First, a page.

Kimberly-Clark de México grows in foreign sales

Kimberly-Clark de México (KCM) increased its exports 2.8% in 2021 at an annual rate, reaching 5.557 billion pesos.

After registering a 3.7% year-on-year drop in this indicator in 2019, the company increased its external sales 84.4% in 2020.

Since the start of operations of the foreign sales area, KCM has been consolidating its presence abroad (mainly in the United States).

The products that the company exports mainly include tissue paper and other converted products such as toilet paper, napkins, kitchen towels, facial tissues, adult diapers, wet wipes, food accessories, nonwoven fabrics, and soaps.

Información financiera de KCM (miles de pesos)

Of its total sales, exports comprised 7.4% in 2018, 6.7% in 2019, 11.6% in 2020 and 11.9% in 2021.

The prices of most of the inputs that Kimberly-Clark de México uses in its production processes are fixed in foreign currency or tend to be adjusted according to exchange rate movements.

The export business allows us to partially mitigate this risk and, in addition, we continually analyze the derivative markets as an integral tool in the management of foreign exchange risk.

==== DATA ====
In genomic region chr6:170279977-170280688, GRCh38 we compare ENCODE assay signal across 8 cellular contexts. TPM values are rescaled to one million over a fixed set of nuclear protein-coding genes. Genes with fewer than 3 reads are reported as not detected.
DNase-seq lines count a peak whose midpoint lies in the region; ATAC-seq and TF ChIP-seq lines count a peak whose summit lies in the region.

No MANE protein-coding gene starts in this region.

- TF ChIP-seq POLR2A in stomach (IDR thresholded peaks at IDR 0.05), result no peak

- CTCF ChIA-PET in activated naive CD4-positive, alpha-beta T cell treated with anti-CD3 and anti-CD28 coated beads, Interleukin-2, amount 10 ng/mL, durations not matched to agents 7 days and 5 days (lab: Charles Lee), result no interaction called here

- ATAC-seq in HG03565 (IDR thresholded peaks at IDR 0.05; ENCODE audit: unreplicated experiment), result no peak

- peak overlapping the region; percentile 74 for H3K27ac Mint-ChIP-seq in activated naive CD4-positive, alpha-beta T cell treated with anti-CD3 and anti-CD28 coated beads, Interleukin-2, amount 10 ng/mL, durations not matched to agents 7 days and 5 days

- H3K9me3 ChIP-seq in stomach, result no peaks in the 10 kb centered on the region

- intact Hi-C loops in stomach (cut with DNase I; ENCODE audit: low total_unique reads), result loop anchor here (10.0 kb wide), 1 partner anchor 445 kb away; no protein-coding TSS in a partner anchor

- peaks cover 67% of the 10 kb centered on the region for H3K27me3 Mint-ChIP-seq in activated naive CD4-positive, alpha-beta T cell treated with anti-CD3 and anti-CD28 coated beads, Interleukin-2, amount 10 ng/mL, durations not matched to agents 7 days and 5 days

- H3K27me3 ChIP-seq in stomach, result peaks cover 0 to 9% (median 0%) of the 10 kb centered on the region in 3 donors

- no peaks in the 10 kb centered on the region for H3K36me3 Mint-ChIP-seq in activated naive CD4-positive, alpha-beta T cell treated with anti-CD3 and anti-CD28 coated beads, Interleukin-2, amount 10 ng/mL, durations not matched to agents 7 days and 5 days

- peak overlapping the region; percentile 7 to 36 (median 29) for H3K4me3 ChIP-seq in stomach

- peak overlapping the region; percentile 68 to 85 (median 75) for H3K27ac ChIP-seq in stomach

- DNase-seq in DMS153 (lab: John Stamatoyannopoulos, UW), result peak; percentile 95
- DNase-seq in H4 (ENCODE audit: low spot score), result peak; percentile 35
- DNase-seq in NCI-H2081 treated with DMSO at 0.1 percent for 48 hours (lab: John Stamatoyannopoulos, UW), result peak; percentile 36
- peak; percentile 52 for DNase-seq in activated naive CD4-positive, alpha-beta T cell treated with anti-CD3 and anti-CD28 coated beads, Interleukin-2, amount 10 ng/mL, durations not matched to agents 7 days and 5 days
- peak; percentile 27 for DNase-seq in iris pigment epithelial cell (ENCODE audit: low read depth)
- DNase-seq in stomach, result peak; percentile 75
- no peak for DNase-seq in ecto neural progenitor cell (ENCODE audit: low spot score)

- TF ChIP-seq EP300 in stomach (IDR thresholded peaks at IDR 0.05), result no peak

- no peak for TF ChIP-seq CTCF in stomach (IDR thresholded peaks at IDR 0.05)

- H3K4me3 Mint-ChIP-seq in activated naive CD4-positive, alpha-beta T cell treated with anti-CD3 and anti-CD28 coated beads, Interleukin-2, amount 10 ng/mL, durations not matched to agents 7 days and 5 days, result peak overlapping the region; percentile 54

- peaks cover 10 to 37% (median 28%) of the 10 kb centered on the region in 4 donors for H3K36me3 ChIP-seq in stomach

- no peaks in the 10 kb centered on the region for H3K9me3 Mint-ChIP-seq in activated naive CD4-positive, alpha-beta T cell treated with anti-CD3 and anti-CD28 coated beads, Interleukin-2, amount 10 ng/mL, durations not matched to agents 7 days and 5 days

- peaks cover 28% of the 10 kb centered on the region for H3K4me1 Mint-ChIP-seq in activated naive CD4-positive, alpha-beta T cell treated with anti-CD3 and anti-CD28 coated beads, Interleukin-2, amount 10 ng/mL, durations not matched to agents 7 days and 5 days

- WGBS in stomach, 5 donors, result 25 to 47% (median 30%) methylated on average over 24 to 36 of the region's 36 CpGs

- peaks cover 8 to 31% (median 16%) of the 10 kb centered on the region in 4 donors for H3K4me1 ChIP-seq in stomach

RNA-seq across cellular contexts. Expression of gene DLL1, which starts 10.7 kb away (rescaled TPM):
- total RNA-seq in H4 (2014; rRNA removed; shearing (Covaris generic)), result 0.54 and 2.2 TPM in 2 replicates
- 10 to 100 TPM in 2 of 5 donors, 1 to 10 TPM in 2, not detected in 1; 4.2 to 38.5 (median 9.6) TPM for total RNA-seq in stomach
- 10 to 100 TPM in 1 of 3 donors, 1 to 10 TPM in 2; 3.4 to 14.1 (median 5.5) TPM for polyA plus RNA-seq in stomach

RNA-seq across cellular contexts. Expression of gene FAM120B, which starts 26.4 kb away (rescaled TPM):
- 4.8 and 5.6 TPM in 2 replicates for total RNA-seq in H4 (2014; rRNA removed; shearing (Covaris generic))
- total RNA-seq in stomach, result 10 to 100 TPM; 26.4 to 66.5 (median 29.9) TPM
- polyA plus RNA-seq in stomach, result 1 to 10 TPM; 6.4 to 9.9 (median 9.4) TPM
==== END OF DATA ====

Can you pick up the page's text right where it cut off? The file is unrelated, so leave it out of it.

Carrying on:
As of December 31, 2021, KCM had not contracted any hedging instruments for its input purchases.

The company estimates that purchases of those inputs whose prices vary with movements in the exchange rate represent about 60% of costs.

Kimberly-Clark de México

KCM is a leading producer and marketer of consumer and institutional products in Mexico.

Over time, the company has developed several well-known brands in Mexico such as Kleenex, Pétalo, Suavel, Lys, Vogue, KleenBebé, Huggies, Kotex and Depend, among others.

The company operates 11 production plants, all located in Mexico. During 2021, approximately 88% of the company’s revenues corresponded to sales in Mexico.

Exchange rate fluctuations may adversely affect KCM’s ability to purchase goods denominated in other currencies and may affect returns on investments made in such goods.

Because the company is able to purchase goods in U.S. dollars and revenues are denominated in Mexican pesos, the value of U.S. dollar-denominated goods may be adversely or favorably affected by exchange rate fluctuations, currency translation costs and exchange control regulations or policies.


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